Overeating is not a will power problem
When we are rushed, stressed, thinking guilty thoughts or not fully present at a meal we are not aware of how much we consume, and as a result we do not taste or feel nourished. Our brain requires satisfaction to trigger metabolic processes, so when we eat too fast or are stressed, our brain misses clues and literally thinks you haven’t eaten, so we keep eating till this need is met. We seek pleasure not pain, so if we are having negative thoughts about food, our stress hormone cortisol desensitises our brain to pleasure, making it more likely you will over eat.
Faster eating equals stress response & slower metabolism
If we eat our food too fast, like hastily devouring your lunch at the desk, it is also considered a stressor to the body as we are not wired to eat this way. You enter a stress response, have decreased digestion & nutrient assimilation, increased nutrient excretion and a decreased energy metabolic consumption. This rushed eating, followed by this stress response, decreases the pleasure experienced, leading to greater risks of overeating to reach that pleasure point.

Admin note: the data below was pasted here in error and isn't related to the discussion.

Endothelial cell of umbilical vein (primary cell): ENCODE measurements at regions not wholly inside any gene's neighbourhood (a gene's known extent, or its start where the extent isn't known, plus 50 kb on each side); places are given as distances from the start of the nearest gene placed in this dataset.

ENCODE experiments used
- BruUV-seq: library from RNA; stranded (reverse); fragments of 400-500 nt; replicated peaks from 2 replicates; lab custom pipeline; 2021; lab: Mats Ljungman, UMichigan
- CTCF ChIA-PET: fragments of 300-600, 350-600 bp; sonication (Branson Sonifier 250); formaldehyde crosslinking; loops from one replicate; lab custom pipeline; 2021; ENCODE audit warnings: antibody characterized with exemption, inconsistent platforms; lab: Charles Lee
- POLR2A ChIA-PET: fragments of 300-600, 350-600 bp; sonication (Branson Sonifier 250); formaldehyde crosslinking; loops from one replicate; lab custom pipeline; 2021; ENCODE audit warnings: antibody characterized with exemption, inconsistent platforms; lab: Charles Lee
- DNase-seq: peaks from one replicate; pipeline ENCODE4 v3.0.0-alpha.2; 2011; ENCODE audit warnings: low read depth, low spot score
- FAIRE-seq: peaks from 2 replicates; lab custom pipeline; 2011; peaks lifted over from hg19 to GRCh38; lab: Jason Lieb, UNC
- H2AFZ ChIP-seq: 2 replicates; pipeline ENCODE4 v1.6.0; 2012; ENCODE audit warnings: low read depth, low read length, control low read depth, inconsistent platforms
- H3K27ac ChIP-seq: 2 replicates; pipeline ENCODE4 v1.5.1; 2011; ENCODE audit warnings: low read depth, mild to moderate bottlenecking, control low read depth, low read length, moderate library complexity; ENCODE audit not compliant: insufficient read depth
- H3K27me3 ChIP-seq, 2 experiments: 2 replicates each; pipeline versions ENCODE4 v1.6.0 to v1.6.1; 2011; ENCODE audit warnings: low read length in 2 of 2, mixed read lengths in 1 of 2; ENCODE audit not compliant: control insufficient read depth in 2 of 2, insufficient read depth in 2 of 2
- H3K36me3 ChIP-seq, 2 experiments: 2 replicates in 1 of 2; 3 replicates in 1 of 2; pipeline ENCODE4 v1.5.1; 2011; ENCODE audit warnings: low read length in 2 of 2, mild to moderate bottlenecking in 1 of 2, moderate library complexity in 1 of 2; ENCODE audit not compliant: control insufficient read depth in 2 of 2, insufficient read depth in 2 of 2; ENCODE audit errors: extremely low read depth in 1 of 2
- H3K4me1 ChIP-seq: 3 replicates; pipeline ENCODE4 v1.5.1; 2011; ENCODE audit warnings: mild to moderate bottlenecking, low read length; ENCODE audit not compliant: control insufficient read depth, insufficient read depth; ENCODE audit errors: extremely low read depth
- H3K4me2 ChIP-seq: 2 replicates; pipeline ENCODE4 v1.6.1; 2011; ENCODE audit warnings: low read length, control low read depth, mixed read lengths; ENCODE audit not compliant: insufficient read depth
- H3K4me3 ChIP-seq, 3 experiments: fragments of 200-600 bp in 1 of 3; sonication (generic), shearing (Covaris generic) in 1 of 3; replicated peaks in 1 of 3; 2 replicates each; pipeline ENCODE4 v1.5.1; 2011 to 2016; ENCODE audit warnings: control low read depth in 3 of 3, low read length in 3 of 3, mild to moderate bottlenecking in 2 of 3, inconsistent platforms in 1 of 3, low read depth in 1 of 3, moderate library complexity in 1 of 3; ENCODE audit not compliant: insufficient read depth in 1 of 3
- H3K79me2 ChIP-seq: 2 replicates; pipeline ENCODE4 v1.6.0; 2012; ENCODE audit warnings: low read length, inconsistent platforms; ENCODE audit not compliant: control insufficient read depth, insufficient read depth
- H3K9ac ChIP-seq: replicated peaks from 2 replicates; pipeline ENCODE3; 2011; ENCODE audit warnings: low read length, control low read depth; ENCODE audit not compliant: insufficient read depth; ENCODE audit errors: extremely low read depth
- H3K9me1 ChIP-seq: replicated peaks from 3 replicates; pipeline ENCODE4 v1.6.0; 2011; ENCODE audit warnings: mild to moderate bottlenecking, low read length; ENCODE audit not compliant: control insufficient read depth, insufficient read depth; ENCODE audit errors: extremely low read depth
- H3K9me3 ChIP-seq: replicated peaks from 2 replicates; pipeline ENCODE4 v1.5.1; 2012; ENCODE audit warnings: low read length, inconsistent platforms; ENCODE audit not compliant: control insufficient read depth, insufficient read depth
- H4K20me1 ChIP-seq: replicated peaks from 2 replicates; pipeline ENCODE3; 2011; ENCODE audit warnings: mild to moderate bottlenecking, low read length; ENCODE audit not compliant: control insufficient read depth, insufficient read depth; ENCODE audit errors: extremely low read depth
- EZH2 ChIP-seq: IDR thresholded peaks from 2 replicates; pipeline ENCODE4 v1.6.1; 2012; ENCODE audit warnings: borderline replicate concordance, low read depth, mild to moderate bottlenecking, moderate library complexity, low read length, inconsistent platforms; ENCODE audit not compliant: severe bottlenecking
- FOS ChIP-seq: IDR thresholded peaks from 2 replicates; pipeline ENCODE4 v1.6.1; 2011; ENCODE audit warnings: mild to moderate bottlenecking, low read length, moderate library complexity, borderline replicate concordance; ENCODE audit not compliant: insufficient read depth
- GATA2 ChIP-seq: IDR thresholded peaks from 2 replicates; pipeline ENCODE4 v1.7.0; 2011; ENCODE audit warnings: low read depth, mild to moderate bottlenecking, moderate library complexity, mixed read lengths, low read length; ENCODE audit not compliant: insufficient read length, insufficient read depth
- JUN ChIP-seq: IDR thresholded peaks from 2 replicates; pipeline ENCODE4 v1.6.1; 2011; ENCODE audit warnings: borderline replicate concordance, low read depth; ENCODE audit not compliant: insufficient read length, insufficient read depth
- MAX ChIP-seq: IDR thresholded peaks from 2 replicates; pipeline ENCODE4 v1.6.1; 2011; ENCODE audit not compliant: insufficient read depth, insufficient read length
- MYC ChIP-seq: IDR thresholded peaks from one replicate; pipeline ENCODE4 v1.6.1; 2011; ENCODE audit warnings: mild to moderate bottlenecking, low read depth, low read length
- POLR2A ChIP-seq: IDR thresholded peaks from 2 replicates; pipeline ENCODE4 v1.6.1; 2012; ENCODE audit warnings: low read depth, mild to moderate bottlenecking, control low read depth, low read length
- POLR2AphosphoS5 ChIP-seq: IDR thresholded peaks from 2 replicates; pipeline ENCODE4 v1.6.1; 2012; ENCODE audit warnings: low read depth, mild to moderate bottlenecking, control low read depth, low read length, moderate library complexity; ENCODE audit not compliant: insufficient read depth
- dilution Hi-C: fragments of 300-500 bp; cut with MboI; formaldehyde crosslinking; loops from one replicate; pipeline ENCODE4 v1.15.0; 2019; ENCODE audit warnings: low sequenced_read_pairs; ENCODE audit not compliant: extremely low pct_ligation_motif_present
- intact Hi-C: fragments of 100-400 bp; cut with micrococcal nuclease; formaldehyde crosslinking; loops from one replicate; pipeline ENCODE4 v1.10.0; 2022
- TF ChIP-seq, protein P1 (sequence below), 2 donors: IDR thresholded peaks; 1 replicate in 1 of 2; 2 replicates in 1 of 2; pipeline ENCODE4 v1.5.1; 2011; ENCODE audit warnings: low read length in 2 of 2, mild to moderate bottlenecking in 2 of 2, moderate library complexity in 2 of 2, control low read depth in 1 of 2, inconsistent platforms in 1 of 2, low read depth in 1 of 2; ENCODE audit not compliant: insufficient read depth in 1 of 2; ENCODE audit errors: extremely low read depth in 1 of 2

Emotional eating is not the enemy
I dislike the use of this term. Humans are emotional beings and emotions are always at the table., What is important is we bring the right ones. Uncontrolled ‘emotional eating’ is a symptom of something deeper, so there is a need to refer to a psychologist to find the source.
Throw away toxic food beliefs
“Fat in food becomes fat in my body”, “Carbs at night are bad”, if we believe any type of food is the enemy it’s the fight or flight and stress response all over again.
So, how important are calories, macronutrients, vitamins, minerals & meal timing? Very important of course, but if that is where you start when trying to address healthy nutrition change, then you are skipping one very important piece of the puzzle. Your relationship with food and the power of thought.
In part 2 & 3 I will progress beyond the relationship with food discussed above, and start to go into greater detail on the next steps on improving your nutrition, health and exercise. You can jump to part 2 HERE.
Written by Co-founder and Head Performance Coach David Smith